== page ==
Émile GOUÉ (1904-1946) Piano Works - Volume 2
Thème et variations, Op. 47 (1945) [7:20]
Pénombres, Op. 3 (1931) [10:29]
Sonate pour piano, Op. 13 (1931) [16:05]
Horizons, Op. 24 (1939) [11:05]
Ambiances, 2e suite Op. 35 (1942) [9:01]
Deux Impromptus, Op. 44 (1944) [4:31]
Prélude, Aria et Finale, Op. 45 (1944) [13:17]
Diane Andersen (piano)
World premiere recordings
rec. Studio Recital B (Tihange-Belgium), no date given AZUR CLASSICAL AZC083 [74:44]
For those encountering Émile Goué for the first time, he was born in Chateauroux, central France, on 13th June 1904. Highly intelligent, he combined music with a brilliant scientific and academic career. Toulouse Conservatory provided his initial musical grounding but later in Paris he came under the influence of Albert Roussel and Charles Koechlin. He married Yvonne Burg in 1927 and became the father of three children. Although his earliest compositional ventures date from 1933, it was 1936 that saw the burgeoning of an intense period of creativity and he destroyed much of his earlier work. The war intervened, and in 1939 he was enlisted as a lieutenant of artillery. In June 1940 he was captured and spent the next five years as a prisoner of war in Oflag XB Nienburg-on-Wesser. He died not long after his release on 10 October 1946, a broken man.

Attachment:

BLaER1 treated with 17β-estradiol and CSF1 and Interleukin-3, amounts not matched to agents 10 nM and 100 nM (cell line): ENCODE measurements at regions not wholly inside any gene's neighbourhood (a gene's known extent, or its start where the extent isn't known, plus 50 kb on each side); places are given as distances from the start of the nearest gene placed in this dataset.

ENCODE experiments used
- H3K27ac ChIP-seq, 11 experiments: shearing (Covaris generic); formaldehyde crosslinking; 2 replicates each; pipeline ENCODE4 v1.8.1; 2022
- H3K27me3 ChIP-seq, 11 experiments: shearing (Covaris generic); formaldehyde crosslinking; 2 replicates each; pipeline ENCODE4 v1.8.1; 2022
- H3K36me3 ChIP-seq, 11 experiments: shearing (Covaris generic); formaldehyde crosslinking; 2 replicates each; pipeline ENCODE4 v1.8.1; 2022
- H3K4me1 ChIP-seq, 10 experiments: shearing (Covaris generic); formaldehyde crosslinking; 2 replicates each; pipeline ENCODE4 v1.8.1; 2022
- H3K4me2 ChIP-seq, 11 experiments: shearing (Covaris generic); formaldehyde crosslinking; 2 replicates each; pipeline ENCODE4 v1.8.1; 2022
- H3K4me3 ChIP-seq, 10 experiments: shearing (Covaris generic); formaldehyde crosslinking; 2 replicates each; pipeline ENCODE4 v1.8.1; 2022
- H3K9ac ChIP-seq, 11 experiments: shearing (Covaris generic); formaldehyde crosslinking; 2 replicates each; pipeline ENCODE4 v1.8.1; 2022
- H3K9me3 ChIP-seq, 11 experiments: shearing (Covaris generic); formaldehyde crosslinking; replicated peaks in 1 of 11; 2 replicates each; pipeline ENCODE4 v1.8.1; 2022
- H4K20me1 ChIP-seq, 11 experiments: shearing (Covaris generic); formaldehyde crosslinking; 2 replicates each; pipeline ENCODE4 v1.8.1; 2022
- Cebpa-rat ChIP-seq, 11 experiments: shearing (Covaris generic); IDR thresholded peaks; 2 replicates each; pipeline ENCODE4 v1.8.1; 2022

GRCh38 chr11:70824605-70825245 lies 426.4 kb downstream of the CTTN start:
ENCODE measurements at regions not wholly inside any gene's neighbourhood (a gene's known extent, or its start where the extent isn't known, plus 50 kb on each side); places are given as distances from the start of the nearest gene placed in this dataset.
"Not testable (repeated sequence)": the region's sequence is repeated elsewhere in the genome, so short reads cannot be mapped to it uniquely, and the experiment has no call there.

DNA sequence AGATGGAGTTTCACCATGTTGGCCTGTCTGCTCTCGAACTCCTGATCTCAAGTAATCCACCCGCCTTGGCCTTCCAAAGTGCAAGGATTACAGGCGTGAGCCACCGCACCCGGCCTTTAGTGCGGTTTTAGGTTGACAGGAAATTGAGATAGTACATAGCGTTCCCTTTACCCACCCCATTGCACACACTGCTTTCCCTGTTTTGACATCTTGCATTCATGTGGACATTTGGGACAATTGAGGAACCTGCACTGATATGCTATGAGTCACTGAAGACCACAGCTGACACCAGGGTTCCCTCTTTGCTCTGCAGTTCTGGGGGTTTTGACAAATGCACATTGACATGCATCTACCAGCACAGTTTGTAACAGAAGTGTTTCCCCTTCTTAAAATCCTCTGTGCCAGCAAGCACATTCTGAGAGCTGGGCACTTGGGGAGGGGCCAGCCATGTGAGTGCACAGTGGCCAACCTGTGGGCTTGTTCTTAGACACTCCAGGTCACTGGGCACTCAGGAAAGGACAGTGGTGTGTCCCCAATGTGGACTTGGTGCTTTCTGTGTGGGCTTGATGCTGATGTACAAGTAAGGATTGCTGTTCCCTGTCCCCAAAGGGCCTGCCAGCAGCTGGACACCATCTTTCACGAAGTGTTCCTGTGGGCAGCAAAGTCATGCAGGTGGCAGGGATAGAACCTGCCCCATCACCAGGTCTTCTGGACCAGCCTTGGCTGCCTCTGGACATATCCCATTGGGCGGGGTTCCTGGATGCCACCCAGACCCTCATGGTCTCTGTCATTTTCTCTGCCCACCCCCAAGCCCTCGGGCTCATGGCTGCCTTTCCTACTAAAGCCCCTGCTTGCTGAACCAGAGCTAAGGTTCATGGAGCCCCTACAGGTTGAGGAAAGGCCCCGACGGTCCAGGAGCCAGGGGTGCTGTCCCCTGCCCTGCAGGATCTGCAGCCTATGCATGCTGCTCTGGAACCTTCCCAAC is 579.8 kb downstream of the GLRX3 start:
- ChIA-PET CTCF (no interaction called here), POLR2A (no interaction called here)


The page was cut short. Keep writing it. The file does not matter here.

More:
In his earliest extant works, Debussy and Koechlin seem to be discernible influences. During his period of incarceration, his own unique voice slowly began to emerge. It’s amazing that these dreadful and difficult years in no way stunted his creative processes, but on the contrary enabled them to flower. The main bulk of his piano oeuvre dates from this fruitful period. I should point out two characteristic features. He frequently builds his music up from a single theme which is later developed, and he has a masterful command of counterpoint.
The earliest work Pénombres of 1931 evokes half-light and it's three sections are awash with impressionistic shades, strongly reminiscent of Debussy. The other work from the same year is the three-movement Sonata, very much tinged with a neo-classical flavour. Classically cast in a fast, slow, fast mould, the slow movement is particularly attractive, it's chordal nature kindling both mystery and solemnity. The work concludes with an animated finale.
By the time Goué came to write the three pieces which make up Ambiances Suite No. 2 in 1942, he was firmly ensconced in Oflag XB and his compositions had become more personal and original. The music is more harmonically complex. The first piece Orage, for instance, is noticeably more dissonant than what went before, and although Fleur morte which follows is more serene, there is, nevertheless, an underlying tension. Prélude, Aria et Finale, op. 45 of 1944 is exceptionally fine and displays a high level of maturity and vision. A year later, Goué composed the Thème et variations, which consists of a fairly sombre theme followed by eight variations. He packs much into this work of just over seven minutes duration, with each variation becoming progressively more complex and elaborate.
Diane Andersen's idiomatic performances have great appeal and are aided by a well-recorded piano and a sympathetic acoustic. It has been gratifying to encounter this rarely performed music.
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